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  • Brian Shouse Wasn't Flashy But He Got The Job Done

    Cole McCormack

    Brian Shouse is a name that may ring some bells for Brewers fans. While he was never an all-star or a Cy Young winner, Shouse was still an effective relief pitcher that got the job done.

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    Initially drafted by the Pittsburgh Pirates in the 13th round during the 1990 MLB draft, Brian Shouse worked his way through the minors and made his debut in 1993 at age 24. He pitched four innings in six games, racking up an ugly 9.00 ERA and a 2.25 WHIP.

    After spending several years in the minor leagues of the Baltimore Orioles and Pittsburgh Pirates, he would only play in the major leagues once more after Boston Red Sox signed him in 1998. He pitched eight innings in seven games with a slightly improved 5.63 ERA and 1.63 WHIP.

    After 1998, Shouse would again endure a protracted absence from the major leagues, moving between the minor league systems of the Arizona Diamondbacks, Baltimore Orioles, New York Mets, and Houston Astros. In 2002, Shouse would play in another MLB game for the Kansas City Royals, and he was here to stay this time.

    The Texas Rangers signed Shouse as a free agent in 2003, and they would prove to be a good signing.  During his four-year stint in Texas, Shouse pitched 163 innings and struck out 112 batters while carrying a 3.59 ERA and 1.29 WHIP. He also earned 34 holds and one save. Shouse’s performance on the mound caught the eye of the Milwaukee Brewers, who traded minor league infield prospect Enrique Cruz and cash for Shouse on May 13, 2006.

    Now, the late 2000s were an awkward time for the Milwaukee Brewers. Sure, they had some rising stars like Prince Fielder and Ryan Braun, but the big league club struggled to win games.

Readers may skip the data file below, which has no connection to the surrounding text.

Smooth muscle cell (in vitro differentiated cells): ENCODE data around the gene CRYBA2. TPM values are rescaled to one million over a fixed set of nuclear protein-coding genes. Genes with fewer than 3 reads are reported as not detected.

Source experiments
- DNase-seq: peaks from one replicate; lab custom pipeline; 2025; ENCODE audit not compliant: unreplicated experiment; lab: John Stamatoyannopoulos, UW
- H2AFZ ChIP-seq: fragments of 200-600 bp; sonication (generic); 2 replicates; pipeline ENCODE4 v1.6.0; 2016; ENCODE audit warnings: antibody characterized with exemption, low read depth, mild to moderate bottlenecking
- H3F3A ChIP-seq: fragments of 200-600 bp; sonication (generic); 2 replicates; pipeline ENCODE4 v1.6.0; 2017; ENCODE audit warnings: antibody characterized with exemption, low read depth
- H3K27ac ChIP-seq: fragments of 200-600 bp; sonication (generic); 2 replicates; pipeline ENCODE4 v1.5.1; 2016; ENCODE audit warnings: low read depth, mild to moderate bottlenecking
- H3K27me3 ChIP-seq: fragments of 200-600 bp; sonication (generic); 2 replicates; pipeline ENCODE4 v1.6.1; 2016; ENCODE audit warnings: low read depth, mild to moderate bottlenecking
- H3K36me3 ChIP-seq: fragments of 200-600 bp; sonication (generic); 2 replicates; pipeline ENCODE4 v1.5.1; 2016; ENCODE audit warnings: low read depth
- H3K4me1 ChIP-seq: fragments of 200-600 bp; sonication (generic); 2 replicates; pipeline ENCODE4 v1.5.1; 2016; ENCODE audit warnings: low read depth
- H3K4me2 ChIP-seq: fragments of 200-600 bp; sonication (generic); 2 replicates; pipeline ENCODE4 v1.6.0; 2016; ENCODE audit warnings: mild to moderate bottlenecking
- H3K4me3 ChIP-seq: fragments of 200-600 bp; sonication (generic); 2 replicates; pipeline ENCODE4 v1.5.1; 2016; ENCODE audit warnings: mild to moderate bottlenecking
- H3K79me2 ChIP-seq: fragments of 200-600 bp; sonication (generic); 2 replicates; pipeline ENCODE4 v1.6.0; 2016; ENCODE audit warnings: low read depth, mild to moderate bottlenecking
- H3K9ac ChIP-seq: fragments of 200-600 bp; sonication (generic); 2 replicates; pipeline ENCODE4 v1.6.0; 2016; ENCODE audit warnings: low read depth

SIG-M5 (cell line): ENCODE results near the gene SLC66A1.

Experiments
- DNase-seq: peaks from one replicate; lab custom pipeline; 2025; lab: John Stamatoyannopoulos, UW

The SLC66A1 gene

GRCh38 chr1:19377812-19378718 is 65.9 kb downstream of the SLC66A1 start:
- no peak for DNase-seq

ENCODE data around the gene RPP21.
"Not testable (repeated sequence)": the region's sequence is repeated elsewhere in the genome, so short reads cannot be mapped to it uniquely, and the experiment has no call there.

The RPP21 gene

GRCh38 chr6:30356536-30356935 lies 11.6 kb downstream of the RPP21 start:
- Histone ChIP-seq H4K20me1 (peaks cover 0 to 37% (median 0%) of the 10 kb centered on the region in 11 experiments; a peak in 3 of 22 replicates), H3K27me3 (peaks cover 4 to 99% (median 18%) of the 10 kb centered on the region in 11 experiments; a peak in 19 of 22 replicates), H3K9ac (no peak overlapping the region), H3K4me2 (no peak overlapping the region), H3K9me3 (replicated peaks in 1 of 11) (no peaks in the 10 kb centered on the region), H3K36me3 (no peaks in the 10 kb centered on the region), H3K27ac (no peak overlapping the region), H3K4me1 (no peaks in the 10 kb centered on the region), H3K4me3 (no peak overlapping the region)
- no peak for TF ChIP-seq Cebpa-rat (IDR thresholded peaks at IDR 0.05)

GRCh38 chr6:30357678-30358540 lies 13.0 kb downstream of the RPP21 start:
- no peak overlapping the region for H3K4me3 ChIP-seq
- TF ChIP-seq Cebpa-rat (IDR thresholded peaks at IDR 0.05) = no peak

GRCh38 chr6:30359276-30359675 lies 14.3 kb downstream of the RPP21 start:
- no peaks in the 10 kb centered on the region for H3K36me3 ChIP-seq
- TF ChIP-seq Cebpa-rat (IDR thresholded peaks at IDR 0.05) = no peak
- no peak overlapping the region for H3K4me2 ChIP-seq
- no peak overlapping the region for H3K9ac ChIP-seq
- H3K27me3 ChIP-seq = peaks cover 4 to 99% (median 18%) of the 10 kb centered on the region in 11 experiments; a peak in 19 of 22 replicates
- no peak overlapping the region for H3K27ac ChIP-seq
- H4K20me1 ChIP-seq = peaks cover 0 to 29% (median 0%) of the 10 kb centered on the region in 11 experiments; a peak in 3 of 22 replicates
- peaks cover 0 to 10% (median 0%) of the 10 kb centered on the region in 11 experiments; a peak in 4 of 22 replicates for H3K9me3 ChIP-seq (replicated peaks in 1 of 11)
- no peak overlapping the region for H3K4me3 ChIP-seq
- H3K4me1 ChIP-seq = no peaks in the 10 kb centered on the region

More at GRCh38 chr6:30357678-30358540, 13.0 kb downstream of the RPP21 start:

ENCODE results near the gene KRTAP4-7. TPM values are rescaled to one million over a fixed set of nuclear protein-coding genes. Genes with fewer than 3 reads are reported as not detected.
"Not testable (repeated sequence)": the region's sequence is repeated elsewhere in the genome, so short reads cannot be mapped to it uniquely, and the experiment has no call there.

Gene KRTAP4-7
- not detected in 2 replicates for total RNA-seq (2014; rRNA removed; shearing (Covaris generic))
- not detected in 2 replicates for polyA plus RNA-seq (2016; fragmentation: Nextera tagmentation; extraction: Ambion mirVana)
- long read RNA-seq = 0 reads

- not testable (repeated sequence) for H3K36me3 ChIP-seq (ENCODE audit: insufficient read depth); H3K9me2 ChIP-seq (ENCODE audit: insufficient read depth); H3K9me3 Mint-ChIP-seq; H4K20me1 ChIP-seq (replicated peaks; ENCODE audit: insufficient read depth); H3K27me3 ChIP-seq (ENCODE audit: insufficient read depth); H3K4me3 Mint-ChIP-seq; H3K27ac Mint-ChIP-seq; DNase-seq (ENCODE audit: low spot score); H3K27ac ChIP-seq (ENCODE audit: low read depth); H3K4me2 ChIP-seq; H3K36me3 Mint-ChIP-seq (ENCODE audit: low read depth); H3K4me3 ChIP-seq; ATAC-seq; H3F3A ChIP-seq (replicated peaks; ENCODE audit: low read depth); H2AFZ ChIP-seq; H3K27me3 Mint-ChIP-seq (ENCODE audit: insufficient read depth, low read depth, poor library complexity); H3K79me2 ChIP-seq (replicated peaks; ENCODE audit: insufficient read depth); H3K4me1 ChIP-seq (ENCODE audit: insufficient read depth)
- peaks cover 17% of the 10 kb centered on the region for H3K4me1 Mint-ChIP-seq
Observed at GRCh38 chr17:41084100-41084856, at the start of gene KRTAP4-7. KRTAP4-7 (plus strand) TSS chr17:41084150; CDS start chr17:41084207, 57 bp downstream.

Pitching was a big question mark at this time, both in the starting rotation and the bullpen.

    In 2006, when Milwaukee acquired Shouse, the team pitching staff held a 4.82 ERA. The offense drove in 730 runs, but the pitching staff gave up 833 runs.  Shouse proved himself to be effective in the Brewers bullpen as a left-handed specialist. He maintained a 1.50 WHIP in 34 innings pitched in 2006. In 2007, at the age of 38, Shouse was even better. He put up a WHIP of 1.26 in 47.2 innings pitched. It seemed that despite his age, he was reliable and unstoppable.

    Rick Ankiel, infamously a pitcher-turned-outfielder for the St. Louis Cardinals, would later claim that Brian Shouse was the hardest pitcher he had ever faced in his career.

    2008 would turn out to be Shouse’s best year with Milwaukee. He struck out 33 batters, earning a WHIP of 1.17 and a 2.81 ERA. His command on the mound helped Milwaukee clinch their first appearance in the playoffs since 1982. 

    Shouse would end his career with the Tampa Bay Rays in 2009 at 40. 

    In recent years, Shouse spent time as a pitching coach for the Texas Rangers organization. In 2019, he was the pitching coach for the Nashville Sounds. However, he would be let go after one season in Nashville.

    While not the flashiest player, Shouse deserves to be remembered as a reliable arm in a lackluster bullpen during an important time in Brewers' history. His arm brought badly-needed stability to an often unstable pitching staff.

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    In a roundabout way, I got a wedding present from Brian Shouse. My wife’s maid of honor’s mom taught his son or daughter while he was with the Brewers. Knowing I was a Brewers fan, she asked him if he had any souvenirs that she could give me. I think he cleaned out the leftover giveaways because her parents gave us everything from a Brewers blanket to a set of nesting dolls of the infielders. I always cheered a little harder for Shouse after that.

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    One of my angriest moments as a Brewers fan involved Brian Shouse. 




    Yost had a 481 OPS pitcher facing a 697 OPS hitter. He elected to issue an intentional walk in that situation to allow an 817 OPS pitcher to face a 905 OPS hitter with an additional runner on base. That’s when you start looking around the roof of the stadium for snipers, because gunpoint is the only place where that kind of decision makes sense.


    Also, Shouse got credited for the loss in a 2006 game I attended in St Louis. He faced 1 hitter, intentionally walked him, then Coco Cordero blew the save. 


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